Obama's 3 Percent Solution To The Immigration Crisis Will Not Sway Latino Voters

In response to the unprecedented actions of immigrant rights groups in cities across the country, officials in the Obama Administration announced changes to administrative policies that will give 300,000 people currently in deportation proceedings the right to a hearing before an immigration judge. Nothing more. More than a few of the 300,000 will likely still be ordered deported by judges known by immigration lawyers to consistently deny immigrant pleas for justice.

While the administrative changes are an important change for some of the 300,000 people that may benefit from the President's shift on immigration policy, the announcement of these new policies may actually end up creating more credibility issues among Latino voters, many of whom are wondering whether they will again support Candidate Obama.

Consider, for example, how today's announcement of the president's deployment of his administrative discretion contradicts the repeated and vociferous statements he made about not being able to use his executive authority to, for example, stop deporting DREAM Act-eligible students. As recently as last week, on the eve of and in response to our National Day of Action, President Obama said in an interview with Latina magazine about our long-held demands that he used his executive authority to stop deporting DREAMers, "Well, the truth of the matter is that we have exercised as much administrative discretion as we can."

President Obama and his operatives in campaign offices throughout the country were shaken up by the rise of the Angry Latino Voters who protested and delivered tens of thousands of petitions to end the extremely controversial Secure Communities or "SCOMM" program during last Tuesday's National Day of Action, when Latino communities in several US cities protested at Obama campaign offices. Unfortunately for those nervously counting votes in the Obama campaign headquarters in Chicago, the immigration math just doesn't add up.

That's because the Administration's changes to immigration policy do little to help the more than 11 million undocumented immigrants who are not currently in deportation proceedings. The vast majority of undocumented immigrants in the United States will still wake up tomorrow in fear of the possibility that President Obama will continue to authorize and send heavily-armed Immigration and Customs Enforcement agents to tear down their door and put a gun in their face, or in the face of their children in one of the daily middle-of-the-night raids.

While there will be a temporary jolt of excitement amidst the confusion and diversionary euphoria of Thursday's announcement, Latino voters are no longer apt to forget President Obama's failure to fundamentally alter or abolish devastating immigration policies like the SCOMM program, which was the impetus for our recent National Day of Action. In this sense, the Obama Administration's announcement represents a (Less Than) 3% Solution to the crisis that his administration has caused in the lives of the more than 1 million immigrants he has already deported, the majority of whom have committed no crime other than seeking a better life for them and their families.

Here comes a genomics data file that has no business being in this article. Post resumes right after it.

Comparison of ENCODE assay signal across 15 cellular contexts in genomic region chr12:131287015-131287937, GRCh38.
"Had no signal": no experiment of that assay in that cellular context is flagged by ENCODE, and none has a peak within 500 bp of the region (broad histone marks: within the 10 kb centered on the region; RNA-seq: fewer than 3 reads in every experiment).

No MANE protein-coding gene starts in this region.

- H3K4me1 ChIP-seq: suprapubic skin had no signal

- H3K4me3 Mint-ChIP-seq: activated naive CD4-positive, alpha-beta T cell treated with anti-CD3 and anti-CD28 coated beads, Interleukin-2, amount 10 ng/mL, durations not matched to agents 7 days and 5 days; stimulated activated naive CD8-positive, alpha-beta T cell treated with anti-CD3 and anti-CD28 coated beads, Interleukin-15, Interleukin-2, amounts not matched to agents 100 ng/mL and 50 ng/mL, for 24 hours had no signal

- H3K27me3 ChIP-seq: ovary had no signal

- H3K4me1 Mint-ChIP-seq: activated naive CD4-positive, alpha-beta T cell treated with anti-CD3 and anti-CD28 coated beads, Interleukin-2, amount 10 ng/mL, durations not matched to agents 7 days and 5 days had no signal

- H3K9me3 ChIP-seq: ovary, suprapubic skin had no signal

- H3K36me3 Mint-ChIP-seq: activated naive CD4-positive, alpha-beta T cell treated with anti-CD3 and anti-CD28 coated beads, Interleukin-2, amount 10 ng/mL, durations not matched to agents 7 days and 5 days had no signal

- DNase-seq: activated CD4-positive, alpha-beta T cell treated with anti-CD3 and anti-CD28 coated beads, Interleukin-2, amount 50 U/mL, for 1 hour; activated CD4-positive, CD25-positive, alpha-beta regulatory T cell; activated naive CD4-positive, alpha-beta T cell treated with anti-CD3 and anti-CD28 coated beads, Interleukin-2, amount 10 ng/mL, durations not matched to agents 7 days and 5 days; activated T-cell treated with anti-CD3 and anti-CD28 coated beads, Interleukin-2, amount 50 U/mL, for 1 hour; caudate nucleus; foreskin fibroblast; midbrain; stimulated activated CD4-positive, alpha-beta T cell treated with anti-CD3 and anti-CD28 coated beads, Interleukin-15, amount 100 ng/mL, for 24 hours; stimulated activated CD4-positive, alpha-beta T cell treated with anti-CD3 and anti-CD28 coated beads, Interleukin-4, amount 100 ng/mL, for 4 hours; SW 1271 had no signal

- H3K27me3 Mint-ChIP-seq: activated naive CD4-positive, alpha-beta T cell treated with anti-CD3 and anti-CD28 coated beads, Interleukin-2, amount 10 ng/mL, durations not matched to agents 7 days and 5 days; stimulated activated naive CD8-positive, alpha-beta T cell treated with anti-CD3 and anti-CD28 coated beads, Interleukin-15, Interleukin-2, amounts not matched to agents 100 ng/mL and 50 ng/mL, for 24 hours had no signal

Bubbling beneath today's announcement is an immigration crisis that will continue to widen and deepen the campaign crisis we see in news stories featuring pictures of Angry Latino Voters carrying colorful placards saying "Obama is Separating More Families Than Bush" and "Stop Secure Communities NOW!"

The Latino crisis has become so deep for President Obama that he and members of his Administration like White House Director of Intergovernmental Affairs Cecilia Muñoz have taken to aggressively repeating misleading statements about the immigrants that their Administration is raiding, terrorizing and deporting: that they are criminals. Continuing to repeat such false claims when the Obama Administration's own records show that most people being deported have no criminal record will only result in more protesters at campaign offices, more petitions to the White House and more voters telling pollsters that they might stay home on election day 2012.

Further deepening the crisis is Thursday's lesser-known release of hundreds of documents revealing what U.S. District Judge Shira A. Scheindlin said was an attempt by Obama Administration officials to deceive states and local governments about how SCOMM was supposed to work "There is ample evidence that ICE [Immigration and Customs Enforcement] and DHS [Department of Homeland Security] have gone out of their way to mislead the public about Secure Communities," said Scheindlin in her written opinion about the release of the documents.

The devastation done by the dark sun of SCOMM cannot be covered up with the finger of administrative changes. Viewed thru the lens of the Latino voter, ending SCOMM is probably one of the best ways to revive and animate the very dynamic Latino electorate, an electorate for whom immigration is as much a personal as a political issue. A June 2011 Impremedia/Latino Decisions poll shows that 53% of Latino voters know an undocumented person and 25% of us know someone who was or will be deported by scandalous immigration policies like SCOMM.

So, if President Obama is to really help Candidate Obama regain favor with Latino voters, he will have to start by ending SCOMM, the primary rallying cry of those of us demanding real immigration justice for our families and friends. Nothing less will do.